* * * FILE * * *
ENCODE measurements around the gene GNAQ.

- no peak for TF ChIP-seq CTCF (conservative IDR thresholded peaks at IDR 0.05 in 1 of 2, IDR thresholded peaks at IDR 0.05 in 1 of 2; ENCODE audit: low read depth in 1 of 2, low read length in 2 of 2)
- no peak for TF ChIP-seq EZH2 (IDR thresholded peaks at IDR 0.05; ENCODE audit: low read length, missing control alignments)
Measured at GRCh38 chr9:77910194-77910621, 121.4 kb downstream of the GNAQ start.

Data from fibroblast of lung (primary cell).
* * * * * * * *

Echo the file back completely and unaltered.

ENCODE measurements around the gene GNAQ.

- no peak for TF ChIP-seq CTCF (conservative IDR thresholded peaks at IDR 0.05 in 1 of 2, IDR thresholded peaks at IDR 0.05 in 1 of 2; ENCODE audit: low read depth in 1 of 2, low read length in 2 of 2)
- no peak for TF ChIP-seq EZH2 (IDR thresholded peaks at IDR 0.05; ENCODE audit: low read length, missing control alignments)
Measured at GRCh38 chr9:77910194-77910621, 121.4 kb downstream of the GNAQ start.

Data from fibroblast of lung (primary cell).